Going Serverless

With a couple projects under my belt, I’ve come to discover the magic (and sometimes, pain) of building a web app for a client in and out of the cloud.

The Non-Cloud Way

This is how I started out when I graduated from bootcamp

  1. Rapid prototype the features
  2. Figure out architecture
  3. Code the API routes
  4. Build a test page
  5. Hit the server
  6. Work on business logic
  7. Deploy
  8. Deliver
  9. Maintain

* granted this way does not take into consideration the methodologies involved (agile, kanban, waterfall)

I worked on a project where this made sense because we were working on a single feature within a larger web app. Deploying this web app to the cloud would not have worked out because they needed to own the servers and thus, the maintenance as well.


Oooo, ok?

Because we needed to integrate the application into the client’s larger project, I was responsible for deployment. This was another headache (I mean, there’s a whole ‘nother side of engineering dedicated to this; its called DevOps!). The time spent deploying, rolling back changes, and maintaining servers took away time from improving business logic, which is the carne of the application itself

Enter the Serverless Way

“Anything for Salinas”

I spoke about the magic that is Serverless recently for the Tech Tinx DTLA Show & Tell. You can check out my talk here.

I’m sure most of you are quite familiar with deploying to AWS, Azure, Google Cloud, or IBM. Its easy, super user-friendly, and comes with a wide-variety of resources any dev could use to deploy an application in minutes (simple-storage solutions that don’t require a JOIN, anyone?) But the joy of Serverless came to me on a project that had a very short turnaround.

Seeing that we need an entire backend for a front end that was functional, going with AWS made sense. But the user-friendly features of AWS made code control and deployment control nearly impossible.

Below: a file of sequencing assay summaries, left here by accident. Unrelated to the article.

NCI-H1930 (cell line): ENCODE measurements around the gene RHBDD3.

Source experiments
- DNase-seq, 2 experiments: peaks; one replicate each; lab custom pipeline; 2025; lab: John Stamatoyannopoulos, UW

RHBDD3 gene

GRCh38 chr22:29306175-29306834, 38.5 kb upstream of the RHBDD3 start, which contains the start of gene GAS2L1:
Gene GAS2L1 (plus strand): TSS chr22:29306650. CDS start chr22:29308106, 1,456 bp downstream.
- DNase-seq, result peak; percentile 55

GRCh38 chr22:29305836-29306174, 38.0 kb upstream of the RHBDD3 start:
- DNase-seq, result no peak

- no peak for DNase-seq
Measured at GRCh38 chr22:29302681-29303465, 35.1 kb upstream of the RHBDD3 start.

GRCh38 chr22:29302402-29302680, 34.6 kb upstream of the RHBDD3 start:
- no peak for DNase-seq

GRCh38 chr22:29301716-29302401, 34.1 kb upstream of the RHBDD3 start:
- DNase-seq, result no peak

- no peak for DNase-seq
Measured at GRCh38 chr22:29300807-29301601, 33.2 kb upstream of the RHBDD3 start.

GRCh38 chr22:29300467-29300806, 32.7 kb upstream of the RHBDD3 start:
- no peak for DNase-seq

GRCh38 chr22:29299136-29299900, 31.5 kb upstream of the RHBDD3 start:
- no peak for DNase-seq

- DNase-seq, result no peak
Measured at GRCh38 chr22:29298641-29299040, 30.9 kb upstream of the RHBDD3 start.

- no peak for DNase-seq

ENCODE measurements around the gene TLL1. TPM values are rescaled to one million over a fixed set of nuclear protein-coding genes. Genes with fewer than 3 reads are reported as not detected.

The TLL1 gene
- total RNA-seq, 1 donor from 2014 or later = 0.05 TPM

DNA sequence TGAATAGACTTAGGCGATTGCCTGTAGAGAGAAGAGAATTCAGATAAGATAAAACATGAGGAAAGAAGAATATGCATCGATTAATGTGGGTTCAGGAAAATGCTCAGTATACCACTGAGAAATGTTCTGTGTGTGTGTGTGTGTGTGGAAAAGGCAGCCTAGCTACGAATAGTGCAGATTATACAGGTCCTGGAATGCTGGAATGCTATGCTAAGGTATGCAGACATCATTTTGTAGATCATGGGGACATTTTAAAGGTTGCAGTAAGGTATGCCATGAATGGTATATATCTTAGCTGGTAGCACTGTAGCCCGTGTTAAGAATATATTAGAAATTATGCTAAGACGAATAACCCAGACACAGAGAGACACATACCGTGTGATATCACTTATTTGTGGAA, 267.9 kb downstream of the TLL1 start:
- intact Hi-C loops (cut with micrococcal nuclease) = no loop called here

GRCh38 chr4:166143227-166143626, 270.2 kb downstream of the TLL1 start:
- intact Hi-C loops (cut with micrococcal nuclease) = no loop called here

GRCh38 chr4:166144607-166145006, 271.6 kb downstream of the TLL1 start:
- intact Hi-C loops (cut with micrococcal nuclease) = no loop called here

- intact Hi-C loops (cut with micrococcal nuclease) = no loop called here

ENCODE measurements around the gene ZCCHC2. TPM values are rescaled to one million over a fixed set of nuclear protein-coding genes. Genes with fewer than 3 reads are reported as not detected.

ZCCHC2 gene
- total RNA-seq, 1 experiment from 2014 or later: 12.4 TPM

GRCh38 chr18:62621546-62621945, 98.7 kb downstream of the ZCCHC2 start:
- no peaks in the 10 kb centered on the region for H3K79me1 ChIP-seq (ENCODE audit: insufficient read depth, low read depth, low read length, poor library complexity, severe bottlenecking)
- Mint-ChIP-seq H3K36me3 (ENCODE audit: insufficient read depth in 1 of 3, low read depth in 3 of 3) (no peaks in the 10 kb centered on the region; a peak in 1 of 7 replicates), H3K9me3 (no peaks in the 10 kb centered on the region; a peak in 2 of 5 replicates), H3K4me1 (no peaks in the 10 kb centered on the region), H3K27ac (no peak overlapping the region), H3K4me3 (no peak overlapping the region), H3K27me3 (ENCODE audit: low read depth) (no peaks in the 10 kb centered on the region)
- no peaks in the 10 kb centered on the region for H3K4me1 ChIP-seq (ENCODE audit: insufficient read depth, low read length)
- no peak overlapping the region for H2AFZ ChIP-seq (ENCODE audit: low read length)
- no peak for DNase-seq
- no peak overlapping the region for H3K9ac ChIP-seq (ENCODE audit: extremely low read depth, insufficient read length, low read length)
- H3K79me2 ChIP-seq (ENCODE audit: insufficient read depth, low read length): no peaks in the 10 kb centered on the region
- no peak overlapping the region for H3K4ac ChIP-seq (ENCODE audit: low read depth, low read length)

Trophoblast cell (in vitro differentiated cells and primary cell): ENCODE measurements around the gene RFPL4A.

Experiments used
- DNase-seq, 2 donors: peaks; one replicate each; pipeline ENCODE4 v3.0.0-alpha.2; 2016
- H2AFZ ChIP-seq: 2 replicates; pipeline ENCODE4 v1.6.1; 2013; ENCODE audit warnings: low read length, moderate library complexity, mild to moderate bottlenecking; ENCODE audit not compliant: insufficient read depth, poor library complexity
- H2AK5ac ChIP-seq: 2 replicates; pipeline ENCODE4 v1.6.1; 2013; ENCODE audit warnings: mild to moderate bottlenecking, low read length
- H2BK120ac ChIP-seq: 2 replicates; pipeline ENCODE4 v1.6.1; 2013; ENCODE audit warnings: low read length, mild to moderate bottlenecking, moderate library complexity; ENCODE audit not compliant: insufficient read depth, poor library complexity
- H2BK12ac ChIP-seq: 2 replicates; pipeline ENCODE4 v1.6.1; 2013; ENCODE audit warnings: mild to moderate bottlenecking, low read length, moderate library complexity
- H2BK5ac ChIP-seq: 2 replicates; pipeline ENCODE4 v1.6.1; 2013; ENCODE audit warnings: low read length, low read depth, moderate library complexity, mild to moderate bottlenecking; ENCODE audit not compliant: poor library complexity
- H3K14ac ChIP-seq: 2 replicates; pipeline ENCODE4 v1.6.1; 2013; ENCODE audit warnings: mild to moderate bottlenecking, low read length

All Hail the YAML File

The feature I like best about Serverless is that my AWS deployment is located in one friggin’ place.Screen Shot 2017-03-31 at 5.19.23 PM

Need to create an S3 bucket? Done. Need to define policies for your lambda to put stuff in the bucket? Done.

If you work in microservices like me, each microservice can have its own yaml file that can be deployed to AWS on its own!

Resolving Lambda and API Gateway Difficulties

Leslie Passante sums it best:

Your Lambda function is probably going to want to know the request path and method, the URL parameters, query parameters, and perhaps a custom header or a POST request body. None of that is available without a request template. Similarly, API Gateway doesn’t interpret a response from a Lambda function by default, so if your function returns an error, there is no automatic mapping to HTTP error response codes.

Serverless solves this by giving you the option to create a request and response template for your API.


The ability to define and use variables in deployment made me even more of a Serverless fan.

In my configuration file, I have defined variables that will be utilized in my microservice yaml file.

Screen Shot 2017-03-31 at 5.29.24 PM

And here is my users microservice yml file that I will deploy to AWS. As you can see, the region and the resource names are populated from the config file.

Screen Shot 2017-03-31 at 5.19.23 PM

This feature makes deploying to a dev, test, and prod environment that much easier.

Last Thoughts

Before jumping into Serverless, its important that you have a good understanding of the cloud service you are using, whether that be AWS, Google Cloud, or Azure. I know for myself, AWS IAM Policies in Serverless is one area I am trying to improve on. But once one gets the gist of the cloud service, go buck-wild with it!

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